Public School Magazine, March 1902


“MAKE the retrospect short this year,” said the Editor. “Mr. Mudyard Oafling has his eye on us.” This must be my excuse for supplying merely the bricks of fact without any of the stucco and Virginian creeper of polished style or moral reflections.

Rugby, who had such a splendid record last season, did not do so well this year. They beat Uppingham again, but instead of another fifty point victory, only just managed to scrape home by eight points to six. Two Oxford Colleges, Corpus and University, ran up respectively twenty-four and thirty-four points against the School, to which Rugby replied with ten and eight. The Old Rugbeians won their match. The season ended, however, with a good win over Cheltenham by sixteen points to five.

Cheltenham did badly, losing seven and winning only one. Nearly all the matches were closely contested. The one victory was over the R.A.C., Cirencester.

Perhaps the most successful team of the year was Bedford Grammar School, captained by F. G. Brookes, who afterwards played for the South v. North, and was in the running for his International. Haileybury and Dulwich were beaten by over ten points, Merchant Taylors’ by more, while against St. Paul’s the School totted up the useful score of sixty points to nil, most of the team apparently scoring five times. The Old Bedfordians were one of the only teams to lower their colours.

Haileybury (captain, E. C. Hodges) were well served at half by two old colours, Smith and Willis. They lost to Bedford, but beat Tonbridge and Dulwich fairly easily. Their pack was a good one, and worked well together. The three-quarters were slow, and generally took some time to get going.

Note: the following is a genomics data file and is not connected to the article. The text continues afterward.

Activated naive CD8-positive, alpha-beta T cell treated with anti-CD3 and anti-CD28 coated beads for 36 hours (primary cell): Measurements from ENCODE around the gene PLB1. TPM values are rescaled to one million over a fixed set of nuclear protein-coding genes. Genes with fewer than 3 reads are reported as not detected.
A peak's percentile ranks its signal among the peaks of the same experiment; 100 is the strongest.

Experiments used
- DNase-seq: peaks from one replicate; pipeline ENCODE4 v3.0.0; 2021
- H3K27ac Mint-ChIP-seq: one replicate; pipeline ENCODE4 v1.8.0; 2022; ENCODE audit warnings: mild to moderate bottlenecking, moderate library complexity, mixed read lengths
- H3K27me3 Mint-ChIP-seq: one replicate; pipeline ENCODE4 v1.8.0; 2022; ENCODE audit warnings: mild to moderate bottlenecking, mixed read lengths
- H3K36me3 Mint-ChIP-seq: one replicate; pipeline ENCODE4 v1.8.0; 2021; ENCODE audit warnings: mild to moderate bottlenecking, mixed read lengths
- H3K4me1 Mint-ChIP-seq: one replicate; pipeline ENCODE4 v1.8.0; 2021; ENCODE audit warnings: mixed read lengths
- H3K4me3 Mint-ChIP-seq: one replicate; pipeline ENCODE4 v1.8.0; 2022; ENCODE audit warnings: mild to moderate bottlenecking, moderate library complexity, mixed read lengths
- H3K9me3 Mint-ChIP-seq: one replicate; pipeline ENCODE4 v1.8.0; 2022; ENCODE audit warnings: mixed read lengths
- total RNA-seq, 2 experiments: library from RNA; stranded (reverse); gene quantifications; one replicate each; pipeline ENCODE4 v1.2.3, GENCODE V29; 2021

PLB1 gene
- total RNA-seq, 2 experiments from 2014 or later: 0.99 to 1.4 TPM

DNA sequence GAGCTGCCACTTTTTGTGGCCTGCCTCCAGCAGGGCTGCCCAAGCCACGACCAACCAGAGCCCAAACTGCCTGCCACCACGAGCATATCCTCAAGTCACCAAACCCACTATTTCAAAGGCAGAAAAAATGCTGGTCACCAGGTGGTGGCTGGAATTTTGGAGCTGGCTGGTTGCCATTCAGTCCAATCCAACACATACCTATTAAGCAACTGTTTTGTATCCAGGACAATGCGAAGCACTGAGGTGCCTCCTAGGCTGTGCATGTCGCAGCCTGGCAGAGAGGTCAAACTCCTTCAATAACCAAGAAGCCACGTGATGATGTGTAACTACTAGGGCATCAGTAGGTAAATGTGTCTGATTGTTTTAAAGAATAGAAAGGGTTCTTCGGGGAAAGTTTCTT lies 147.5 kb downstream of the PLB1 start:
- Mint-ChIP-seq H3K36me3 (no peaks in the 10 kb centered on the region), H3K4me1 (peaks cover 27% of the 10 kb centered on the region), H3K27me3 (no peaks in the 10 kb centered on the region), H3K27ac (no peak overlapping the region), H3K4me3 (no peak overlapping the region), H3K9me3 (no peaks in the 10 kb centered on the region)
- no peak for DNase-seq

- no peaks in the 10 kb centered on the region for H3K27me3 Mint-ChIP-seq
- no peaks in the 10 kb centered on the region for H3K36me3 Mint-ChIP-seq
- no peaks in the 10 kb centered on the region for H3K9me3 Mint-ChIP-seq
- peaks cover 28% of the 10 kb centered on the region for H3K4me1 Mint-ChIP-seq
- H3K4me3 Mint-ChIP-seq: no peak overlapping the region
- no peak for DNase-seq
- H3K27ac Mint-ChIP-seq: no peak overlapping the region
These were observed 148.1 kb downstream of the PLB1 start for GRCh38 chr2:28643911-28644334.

Dulwich had a poor season on the whole. The School matches produced good games, but the two most important, Bedford and Haileybury, were lost. Tonbridge won by ten points to six, but St. Paul’s and Merchant Taylors’ were defeated, the latter by thirty points. Gullick and Gregory, at centre three-quarters, played well in most of the matches.

Tonbridge, though not so good a team as last year, had a suceessful season, beating Dulwich, Sherborne, and St. Paul’s among the Schools, and also the Harlequins. Langdale played a good game at half, and the three-quarter line was consistently good,

Merchant Taylors’ and St. Paul’s fell on bad years. When the two Schools came to meet, an excellent game ended in a win for the latter, by a goal to a try. H. B. Smith was the best man in the Pauline pack.

Mill Hill did well in 1902, beating Merchant Taylors’ by nineteen points, and Bedford Modern by thirty-three to nil. The card stood at seven matches played, seven won. The School line was not crossed in any of the seven.

Of Socker-playing schools, Charterhouse had an excellent season, winning six, drawing three, and losing only one. At the time of writing, the great match v. Westminster has not yet been played. On form, as far as can be judged, Charterhouse should win, for Westminster have not been doing very well up to the present. A. T. Willet was the Westminster captain this year. The term began with two defeats, followed by two victories. After these came two more defeats, both bad ones. B.N.C., Oxford, was met and beaten, but New and Christ Church both won their matches. Draws with the Emeriti and Old Harrovians, and losses against West Kent, Old Felstedians, and Old Westminsters make up a card reading three won, two drawn, and eight lost.